Knuckle Puck — 20/20 (9/18/20)

This is the third full-length from Chicago pop-punk band Knuckle Puck. I’ve been following these guys since their While I Stay Secluded EP in 2014. I found a lot of promise in their music but I always struggled with the brash shouted singing style of lead singer Joe Taylor. It wouldn’t be a problem for me but, listening back, I think I didn’t connect with a lot of their songs because they pushed a more aggressive sound while falling short on the melodic reward.

I always felt like I was on the edge of really loving these guys. Their heavy delivery showed tons of feeling and the overall sound was right up my alley but I just couldn’t find a song to get me hooked. Their last album, 2017’s Shapeshifter felt like it took on a slightly softer and more accessible approach than their debut full-length Copacetic.

While the single “Gone” became my favourite song of theirs I didn’t feel like the rest of the album was a step forward from their last. In fact, I think most fans will tell you Copacetic is their best album. All I know is I didn’t take much from either of them in the long run and that at least their first one had a little more grit to it.

As tends to be the case with bands, Knuckle Puck continues to clean up their sound as they progress in their career. This third album is their most easily listenable group of songs to date. I know a lot of pop-punk fans don’t like when these bands start to lose their edge, but I’ve always been a fan of a clean sound. Of course I want some heavy stuff but you’ve got to give me something to sing along to, and this album has plenty of that.

And they still rock pretty hard. It’s less angry but I think they were aiming for a more upbeat group of songs espcially in these trying times.

The opening title track is a stunning example of some of the inspiring anthems to be found. The chorus is full of conviction and it has that free-spirited pop-punk attitude to it.

Cause I can finally see clearly
As if my vision’s 20/20
That everything is temporary
So shred the proof and burn the money

You can hear the improvement in Taylor’s vocals, even compared to their last album. I’d say one of the band’s biggest selling points is the back-and-forth between himself and co-vocalist/guitarist Nick Casasanto. The guys sound similar but they have their tiny nuances that set them apart.

It allows them each to give their all for their lines and then take a breather while the other one does their part. Of course, that’s not an issue when it comes to recording an album, but the split performance pays off massively in the live setting and it just adds another dynamic to the songs in general.

“Sidechain” is another must-hear song. Similar to the free-spirited appeal of “20/20,” this one feel like it’s telling you to leave behind the bullshit in your life and get yourself away from the stuff that’s holding you back. The best pop-punk, to me, inspires a hunger for life, and this song uses its emotional urgency to drive that feeling home.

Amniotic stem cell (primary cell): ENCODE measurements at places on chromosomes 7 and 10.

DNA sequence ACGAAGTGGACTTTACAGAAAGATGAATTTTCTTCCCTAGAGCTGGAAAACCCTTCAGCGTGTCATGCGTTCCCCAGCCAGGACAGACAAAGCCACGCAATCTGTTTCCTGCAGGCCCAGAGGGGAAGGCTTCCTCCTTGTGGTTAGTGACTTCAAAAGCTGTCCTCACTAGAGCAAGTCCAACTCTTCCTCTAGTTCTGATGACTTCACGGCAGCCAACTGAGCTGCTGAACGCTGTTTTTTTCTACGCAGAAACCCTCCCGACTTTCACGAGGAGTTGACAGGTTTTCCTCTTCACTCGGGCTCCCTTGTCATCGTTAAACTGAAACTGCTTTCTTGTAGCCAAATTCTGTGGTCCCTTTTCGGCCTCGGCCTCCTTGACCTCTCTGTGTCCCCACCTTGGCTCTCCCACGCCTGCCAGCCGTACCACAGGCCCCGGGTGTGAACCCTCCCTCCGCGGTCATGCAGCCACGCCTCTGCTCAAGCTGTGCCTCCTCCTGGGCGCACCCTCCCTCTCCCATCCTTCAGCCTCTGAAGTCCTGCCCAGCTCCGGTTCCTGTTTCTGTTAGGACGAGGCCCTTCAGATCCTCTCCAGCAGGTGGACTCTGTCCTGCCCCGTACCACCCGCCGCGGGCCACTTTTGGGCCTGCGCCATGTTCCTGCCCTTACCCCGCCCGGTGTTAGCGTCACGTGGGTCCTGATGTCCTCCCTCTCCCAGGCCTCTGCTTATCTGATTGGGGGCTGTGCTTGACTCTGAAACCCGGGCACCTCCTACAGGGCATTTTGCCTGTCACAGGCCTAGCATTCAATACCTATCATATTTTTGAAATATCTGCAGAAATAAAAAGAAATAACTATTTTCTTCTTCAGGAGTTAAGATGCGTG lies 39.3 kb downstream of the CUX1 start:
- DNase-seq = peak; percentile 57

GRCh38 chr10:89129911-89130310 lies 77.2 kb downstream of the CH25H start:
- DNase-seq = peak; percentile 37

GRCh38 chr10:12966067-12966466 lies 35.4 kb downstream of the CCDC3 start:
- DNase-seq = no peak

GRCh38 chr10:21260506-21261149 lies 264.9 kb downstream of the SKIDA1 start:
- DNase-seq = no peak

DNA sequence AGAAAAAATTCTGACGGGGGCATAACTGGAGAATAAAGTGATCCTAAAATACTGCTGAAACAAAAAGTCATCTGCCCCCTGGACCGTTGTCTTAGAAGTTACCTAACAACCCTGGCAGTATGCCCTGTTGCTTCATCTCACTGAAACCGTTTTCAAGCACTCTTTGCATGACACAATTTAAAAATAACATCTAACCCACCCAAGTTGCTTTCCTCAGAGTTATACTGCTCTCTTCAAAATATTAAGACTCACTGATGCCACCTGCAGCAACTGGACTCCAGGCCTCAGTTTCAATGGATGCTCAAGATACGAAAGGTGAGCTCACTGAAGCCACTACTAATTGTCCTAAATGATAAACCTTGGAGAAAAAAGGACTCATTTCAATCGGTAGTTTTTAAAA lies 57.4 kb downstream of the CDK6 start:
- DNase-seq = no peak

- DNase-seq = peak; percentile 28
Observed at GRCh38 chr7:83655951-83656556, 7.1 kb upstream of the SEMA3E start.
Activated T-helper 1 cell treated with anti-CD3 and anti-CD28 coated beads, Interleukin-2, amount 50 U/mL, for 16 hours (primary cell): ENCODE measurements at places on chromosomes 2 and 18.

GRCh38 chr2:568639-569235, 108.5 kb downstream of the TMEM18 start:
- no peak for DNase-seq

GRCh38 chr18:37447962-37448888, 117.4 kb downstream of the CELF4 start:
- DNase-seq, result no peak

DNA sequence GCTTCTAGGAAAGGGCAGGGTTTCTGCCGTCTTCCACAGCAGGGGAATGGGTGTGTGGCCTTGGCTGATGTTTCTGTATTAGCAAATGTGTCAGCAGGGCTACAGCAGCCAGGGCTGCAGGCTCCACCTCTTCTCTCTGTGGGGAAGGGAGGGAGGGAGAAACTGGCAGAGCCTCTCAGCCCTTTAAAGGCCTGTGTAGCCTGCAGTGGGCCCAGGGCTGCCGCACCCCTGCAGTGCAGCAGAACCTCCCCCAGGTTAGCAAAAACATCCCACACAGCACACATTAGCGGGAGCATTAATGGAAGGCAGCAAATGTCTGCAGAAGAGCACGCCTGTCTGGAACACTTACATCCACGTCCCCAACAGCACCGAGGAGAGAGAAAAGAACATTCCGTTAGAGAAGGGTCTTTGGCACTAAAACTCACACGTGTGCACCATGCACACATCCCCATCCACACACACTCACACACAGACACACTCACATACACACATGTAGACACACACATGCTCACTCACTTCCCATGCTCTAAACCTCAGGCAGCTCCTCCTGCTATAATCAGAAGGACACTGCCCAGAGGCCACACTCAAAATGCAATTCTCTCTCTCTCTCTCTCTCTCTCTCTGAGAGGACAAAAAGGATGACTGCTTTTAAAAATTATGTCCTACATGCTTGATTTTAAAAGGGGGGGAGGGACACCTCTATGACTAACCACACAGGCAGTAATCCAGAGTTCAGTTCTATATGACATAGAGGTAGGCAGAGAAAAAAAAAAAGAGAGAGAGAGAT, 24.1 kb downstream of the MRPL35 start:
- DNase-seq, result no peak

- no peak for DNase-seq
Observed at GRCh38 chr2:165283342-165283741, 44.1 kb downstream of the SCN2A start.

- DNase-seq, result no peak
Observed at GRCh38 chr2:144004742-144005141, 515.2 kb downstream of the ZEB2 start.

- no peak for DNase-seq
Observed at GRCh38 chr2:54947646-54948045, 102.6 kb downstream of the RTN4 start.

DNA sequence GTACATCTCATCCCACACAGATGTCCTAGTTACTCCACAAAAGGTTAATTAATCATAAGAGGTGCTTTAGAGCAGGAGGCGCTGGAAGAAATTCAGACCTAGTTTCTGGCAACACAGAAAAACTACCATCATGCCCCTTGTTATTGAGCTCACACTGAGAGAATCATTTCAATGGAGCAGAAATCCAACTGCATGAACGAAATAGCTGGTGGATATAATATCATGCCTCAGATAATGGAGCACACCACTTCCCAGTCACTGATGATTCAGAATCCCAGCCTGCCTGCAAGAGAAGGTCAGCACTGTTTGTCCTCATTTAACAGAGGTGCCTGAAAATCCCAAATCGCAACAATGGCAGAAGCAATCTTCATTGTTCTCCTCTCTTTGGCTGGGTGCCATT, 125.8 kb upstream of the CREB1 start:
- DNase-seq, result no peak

The rock-strong “Into The Blue” continues to search for something greater, painting this image of performing a “swan dive from 20,000 feet above it all.” It’s a definite stand-out with its driven hook that hits with an intensity that complements the image of the long fall.

There’s not a song on this album that doesn’t hold some strength to it, but I’m definitely not as crazy about some of these. Singles “Tune You Out,” “RSVP,” and “What Took You So Long?” each hold a solid foundation but really lack in delivering the real feeling. I find the more breezy arrangements of the late-album tracks “Green Eyes (Polarized),” “True North,” and “Miles Away” to be much more endearing.

There’s a real pep to “Earthquake,” the most overt love song of the album. Again, a solid foundation with a big heart, but it’s not especially exciting and it actually sounds like it could fit right in on the last Neck Deep album. It also sounds a bit like the great summer single from Seaway called “Big Vibe.” I’ll admit though, this song makes me feel pretty good.

I’ve mentioned some good stuff on this album but there is nothing quite like “Breathe.” It’s the album’s third single and the one they rightfully put the money into for a nice music video, because it is truly something else.

They bring on the one and only Derek Sanders of Mayday Parade as a feature in the bridge which just adds to the song’s impact. They could have done it without him though and it would still be an absolute classic.

It’s honestly the best pop-punk song of 2020. It’s not often that a song will come around that gets me quite as hooked as I have been with this one. It’s a shining example of the advantages Knuckle Puck has with both Taylor and Casasanto splitting vocals. This is the type of song I want to hear more of from them.

I’m a firm believer in the power of a good music video and it might just be my favourite music video of the year as well. The straight-armed singing by Taylor, Casasanto, and Sanders is incredibly unique and refreshing. It seems kind of awkward at first with them just standing there not expressing themselves with their hands, but it ultimately was an amazing call by whoever made that decision for the video. The use of the mirrors is also fabulous and the constant slow in-and-out zoom of the camera is a simple and effective way of moving with the song.

It’s a tremendously powerful uplift of a song that encourages you to take a deep breath when all else seems a mess. A good message for the year that is 2020.

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